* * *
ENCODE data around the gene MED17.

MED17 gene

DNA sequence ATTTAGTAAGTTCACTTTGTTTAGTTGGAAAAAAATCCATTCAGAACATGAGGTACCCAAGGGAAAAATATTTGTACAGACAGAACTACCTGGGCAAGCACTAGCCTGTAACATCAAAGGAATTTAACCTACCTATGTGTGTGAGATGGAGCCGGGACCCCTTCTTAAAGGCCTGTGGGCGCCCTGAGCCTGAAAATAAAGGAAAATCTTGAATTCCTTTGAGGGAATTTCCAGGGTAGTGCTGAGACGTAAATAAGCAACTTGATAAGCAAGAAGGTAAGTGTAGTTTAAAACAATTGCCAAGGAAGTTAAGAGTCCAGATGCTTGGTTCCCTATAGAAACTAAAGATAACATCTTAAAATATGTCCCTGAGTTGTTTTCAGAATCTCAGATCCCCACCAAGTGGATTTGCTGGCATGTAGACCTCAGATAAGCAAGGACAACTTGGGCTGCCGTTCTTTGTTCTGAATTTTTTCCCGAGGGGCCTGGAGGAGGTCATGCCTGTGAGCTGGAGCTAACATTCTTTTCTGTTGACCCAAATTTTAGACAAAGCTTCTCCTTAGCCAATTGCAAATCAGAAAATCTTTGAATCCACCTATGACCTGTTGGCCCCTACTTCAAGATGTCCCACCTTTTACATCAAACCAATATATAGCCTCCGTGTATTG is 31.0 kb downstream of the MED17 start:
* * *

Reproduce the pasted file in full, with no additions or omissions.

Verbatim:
ENCODE data around the gene MED17.

MED17 gene

DNA sequence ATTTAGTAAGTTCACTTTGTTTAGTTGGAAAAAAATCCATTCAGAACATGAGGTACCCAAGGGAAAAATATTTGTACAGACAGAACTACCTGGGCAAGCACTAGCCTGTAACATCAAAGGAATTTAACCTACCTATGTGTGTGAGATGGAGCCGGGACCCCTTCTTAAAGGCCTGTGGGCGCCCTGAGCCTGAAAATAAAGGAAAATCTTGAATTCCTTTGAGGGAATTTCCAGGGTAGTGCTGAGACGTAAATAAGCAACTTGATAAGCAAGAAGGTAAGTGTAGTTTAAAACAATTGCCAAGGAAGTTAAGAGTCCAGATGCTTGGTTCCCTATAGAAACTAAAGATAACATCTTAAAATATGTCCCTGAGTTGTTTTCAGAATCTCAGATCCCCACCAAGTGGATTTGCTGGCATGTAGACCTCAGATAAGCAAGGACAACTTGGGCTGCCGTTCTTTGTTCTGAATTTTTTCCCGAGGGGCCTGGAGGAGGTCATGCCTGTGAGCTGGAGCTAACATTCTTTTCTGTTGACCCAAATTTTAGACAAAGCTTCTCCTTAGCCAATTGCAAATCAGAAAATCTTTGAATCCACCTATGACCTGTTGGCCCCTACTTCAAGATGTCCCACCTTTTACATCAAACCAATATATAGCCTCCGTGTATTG is 31.0 kb downstream of the MED17 start: